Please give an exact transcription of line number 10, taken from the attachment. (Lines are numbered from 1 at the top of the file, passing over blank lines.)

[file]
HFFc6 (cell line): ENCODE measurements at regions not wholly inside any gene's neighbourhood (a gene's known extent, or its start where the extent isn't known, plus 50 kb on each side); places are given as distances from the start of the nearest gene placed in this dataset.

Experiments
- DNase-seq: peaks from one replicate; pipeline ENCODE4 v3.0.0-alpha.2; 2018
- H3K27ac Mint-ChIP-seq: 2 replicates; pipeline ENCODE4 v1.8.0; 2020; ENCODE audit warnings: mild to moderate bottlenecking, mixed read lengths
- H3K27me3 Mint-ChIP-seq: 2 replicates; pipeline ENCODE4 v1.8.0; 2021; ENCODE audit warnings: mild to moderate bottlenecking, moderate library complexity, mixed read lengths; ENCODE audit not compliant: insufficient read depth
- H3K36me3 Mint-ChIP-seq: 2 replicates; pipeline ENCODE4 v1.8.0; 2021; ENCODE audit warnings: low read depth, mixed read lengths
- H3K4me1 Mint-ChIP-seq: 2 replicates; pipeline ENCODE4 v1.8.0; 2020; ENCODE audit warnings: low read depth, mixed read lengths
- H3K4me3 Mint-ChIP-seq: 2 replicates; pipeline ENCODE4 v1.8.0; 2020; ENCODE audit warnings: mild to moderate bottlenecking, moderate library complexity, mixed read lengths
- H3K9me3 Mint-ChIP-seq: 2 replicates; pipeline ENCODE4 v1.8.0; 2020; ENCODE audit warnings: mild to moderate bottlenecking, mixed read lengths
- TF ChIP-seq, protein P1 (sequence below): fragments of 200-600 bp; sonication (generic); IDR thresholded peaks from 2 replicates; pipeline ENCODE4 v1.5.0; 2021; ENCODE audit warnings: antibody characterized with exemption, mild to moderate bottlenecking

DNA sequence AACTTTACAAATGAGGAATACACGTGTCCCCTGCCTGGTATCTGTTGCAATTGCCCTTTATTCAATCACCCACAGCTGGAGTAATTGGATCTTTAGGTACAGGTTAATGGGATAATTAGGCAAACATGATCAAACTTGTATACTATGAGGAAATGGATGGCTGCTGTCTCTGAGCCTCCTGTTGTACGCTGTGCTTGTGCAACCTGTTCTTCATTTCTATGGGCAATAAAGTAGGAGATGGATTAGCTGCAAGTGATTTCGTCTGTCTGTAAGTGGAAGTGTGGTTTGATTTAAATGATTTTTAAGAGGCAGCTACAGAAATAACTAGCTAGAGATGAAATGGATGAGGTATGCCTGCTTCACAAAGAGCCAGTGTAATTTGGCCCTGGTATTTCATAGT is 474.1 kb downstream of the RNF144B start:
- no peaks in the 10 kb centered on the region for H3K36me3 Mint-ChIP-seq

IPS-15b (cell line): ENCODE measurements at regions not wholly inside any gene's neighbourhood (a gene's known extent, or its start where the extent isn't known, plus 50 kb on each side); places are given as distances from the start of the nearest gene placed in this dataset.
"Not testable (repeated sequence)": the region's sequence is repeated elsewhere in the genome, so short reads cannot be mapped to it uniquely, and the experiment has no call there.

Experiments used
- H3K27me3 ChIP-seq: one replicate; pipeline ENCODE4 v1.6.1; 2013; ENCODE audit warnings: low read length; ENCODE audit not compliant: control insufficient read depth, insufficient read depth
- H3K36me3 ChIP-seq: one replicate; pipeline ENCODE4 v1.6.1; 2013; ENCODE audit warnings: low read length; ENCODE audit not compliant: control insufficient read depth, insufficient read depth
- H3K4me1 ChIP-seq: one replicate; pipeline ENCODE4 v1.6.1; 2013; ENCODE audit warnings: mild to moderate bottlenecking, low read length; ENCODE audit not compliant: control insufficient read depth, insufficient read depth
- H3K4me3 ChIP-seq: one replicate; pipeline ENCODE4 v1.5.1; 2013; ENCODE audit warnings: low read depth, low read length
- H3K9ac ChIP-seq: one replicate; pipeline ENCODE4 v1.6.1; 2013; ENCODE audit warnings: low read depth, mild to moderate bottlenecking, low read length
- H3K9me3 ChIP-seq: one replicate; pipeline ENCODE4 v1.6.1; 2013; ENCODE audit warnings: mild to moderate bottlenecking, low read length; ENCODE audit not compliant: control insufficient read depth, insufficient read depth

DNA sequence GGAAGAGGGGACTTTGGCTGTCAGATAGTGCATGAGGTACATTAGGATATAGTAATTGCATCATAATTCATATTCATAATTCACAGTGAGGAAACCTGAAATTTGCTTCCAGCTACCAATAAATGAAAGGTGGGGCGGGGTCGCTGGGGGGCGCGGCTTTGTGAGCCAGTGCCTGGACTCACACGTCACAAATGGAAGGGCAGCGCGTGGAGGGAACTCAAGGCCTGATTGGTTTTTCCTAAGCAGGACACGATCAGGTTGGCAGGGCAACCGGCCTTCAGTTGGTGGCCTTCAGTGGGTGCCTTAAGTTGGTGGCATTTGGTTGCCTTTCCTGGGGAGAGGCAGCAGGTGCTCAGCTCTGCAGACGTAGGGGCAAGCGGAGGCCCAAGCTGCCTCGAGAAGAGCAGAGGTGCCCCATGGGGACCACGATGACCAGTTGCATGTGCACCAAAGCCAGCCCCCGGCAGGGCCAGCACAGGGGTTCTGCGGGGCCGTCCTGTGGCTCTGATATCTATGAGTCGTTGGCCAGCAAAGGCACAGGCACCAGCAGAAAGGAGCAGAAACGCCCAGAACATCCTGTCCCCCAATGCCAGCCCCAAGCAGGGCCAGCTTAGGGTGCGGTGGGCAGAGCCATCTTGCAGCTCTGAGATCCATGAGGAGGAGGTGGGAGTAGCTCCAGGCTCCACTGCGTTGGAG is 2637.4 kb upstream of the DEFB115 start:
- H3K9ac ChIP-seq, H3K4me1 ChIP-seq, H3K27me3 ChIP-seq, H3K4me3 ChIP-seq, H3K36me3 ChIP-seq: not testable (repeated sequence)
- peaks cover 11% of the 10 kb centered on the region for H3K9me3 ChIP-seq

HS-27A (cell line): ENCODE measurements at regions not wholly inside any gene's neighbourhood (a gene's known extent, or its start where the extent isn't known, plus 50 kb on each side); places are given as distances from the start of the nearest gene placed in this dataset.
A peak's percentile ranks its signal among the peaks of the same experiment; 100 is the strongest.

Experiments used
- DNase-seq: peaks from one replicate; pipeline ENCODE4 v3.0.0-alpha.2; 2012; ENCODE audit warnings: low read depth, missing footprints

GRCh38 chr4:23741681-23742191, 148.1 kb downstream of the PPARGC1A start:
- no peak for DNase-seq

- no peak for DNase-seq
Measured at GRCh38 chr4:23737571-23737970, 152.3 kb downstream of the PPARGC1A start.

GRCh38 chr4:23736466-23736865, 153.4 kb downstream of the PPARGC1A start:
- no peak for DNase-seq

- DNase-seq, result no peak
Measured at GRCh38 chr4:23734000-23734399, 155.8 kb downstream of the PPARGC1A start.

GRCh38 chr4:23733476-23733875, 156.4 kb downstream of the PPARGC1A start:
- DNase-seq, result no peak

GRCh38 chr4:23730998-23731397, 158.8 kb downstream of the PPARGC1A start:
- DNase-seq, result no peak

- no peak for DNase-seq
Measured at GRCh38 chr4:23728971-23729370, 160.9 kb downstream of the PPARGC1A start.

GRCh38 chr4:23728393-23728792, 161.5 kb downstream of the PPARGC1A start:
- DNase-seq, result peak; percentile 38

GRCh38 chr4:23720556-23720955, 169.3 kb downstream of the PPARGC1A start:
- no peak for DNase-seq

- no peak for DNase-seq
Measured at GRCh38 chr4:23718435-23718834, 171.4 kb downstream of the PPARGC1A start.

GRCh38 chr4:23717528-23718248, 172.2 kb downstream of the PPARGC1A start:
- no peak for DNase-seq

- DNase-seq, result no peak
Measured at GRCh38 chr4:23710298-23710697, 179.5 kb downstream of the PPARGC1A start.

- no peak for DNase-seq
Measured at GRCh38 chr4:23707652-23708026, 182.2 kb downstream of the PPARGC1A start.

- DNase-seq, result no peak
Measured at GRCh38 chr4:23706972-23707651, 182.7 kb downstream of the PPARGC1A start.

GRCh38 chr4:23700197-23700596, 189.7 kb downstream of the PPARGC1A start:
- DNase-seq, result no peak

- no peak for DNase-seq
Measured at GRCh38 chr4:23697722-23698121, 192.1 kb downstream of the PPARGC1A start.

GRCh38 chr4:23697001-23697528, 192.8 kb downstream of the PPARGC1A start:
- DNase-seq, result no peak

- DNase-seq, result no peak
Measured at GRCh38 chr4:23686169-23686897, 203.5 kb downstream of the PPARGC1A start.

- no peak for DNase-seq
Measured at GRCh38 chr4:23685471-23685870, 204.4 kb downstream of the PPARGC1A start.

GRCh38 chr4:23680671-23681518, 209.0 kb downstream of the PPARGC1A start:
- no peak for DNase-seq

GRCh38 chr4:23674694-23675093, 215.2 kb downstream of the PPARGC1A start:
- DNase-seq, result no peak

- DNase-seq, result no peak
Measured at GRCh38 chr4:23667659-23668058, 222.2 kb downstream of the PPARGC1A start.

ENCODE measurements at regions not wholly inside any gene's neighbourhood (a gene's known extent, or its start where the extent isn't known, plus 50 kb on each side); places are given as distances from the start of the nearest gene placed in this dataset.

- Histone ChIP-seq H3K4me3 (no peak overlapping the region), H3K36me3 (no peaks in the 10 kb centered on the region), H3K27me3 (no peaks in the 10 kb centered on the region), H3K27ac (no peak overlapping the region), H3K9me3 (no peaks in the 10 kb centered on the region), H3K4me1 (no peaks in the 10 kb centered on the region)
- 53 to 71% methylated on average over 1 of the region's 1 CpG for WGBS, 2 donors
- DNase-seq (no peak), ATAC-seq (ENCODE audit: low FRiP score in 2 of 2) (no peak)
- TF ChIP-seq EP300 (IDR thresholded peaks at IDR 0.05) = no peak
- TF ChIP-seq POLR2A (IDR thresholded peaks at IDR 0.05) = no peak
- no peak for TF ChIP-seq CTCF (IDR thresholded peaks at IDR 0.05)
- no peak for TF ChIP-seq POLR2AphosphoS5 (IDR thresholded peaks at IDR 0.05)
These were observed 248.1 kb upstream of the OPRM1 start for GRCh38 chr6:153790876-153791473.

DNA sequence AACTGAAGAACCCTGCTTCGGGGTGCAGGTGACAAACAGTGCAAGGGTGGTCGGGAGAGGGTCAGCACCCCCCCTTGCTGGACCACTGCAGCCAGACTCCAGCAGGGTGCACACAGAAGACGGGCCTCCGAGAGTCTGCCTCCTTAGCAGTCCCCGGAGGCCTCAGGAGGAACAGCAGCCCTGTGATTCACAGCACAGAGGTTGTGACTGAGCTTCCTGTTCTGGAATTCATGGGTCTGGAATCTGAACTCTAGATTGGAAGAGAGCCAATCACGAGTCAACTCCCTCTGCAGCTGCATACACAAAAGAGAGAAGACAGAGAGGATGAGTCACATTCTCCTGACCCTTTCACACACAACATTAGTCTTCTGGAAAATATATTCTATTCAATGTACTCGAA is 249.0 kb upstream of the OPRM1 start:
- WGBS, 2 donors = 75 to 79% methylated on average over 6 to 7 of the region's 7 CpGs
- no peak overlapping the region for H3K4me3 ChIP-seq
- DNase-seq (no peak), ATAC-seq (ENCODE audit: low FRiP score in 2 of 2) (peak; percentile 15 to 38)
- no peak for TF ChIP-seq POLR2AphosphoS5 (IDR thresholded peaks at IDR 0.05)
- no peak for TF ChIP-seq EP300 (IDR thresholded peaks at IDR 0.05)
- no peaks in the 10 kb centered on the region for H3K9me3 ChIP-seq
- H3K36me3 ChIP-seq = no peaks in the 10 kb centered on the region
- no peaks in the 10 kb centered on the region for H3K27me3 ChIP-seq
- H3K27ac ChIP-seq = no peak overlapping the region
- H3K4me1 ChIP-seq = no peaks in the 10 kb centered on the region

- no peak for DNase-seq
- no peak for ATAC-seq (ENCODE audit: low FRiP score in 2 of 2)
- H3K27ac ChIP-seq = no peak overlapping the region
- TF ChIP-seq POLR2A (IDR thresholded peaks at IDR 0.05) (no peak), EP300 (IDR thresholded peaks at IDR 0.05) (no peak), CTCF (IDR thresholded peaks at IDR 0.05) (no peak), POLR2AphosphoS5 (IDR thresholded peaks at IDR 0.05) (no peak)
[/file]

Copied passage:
- TF ChIP-seq, protein P1 (sequence below): fragments of 200-600 bp; sonication (generic); IDR thresholded peaks from 2 replicates; pipeline ENCODE4 v1.5.0; 2021; ENCODE audit warnings: antibody characterized with exemption, mild to moderate bottlenecking